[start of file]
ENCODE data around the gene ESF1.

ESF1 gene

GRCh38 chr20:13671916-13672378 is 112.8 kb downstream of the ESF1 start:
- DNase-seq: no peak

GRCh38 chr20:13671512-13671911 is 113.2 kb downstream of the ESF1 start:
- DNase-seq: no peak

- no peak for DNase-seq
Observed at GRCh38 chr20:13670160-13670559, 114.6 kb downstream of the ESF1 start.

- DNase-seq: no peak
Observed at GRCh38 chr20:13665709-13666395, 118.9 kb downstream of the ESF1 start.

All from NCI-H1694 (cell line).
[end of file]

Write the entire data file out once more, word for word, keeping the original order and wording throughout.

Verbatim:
ENCODE data around the gene ESF1.

ESF1 gene

GRCh38 chr20:13671916-13672378 is 112.8 kb downstream of the ESF1 start:
- DNase-seq: no peak

GRCh38 chr20:13671512-13671911 is 113.2 kb downstream of the ESF1 start:
- DNase-seq: no peak

- no peak for DNase-seq
Observed at GRCh38 chr20:13670160-13670559, 114.6 kb downstream of the ESF1 start.

- DNase-seq: no peak
Observed at GRCh38 chr20:13665709-13666395, 118.9 kb downstream of the ESF1 start.

All from NCI-H1694 (cell line).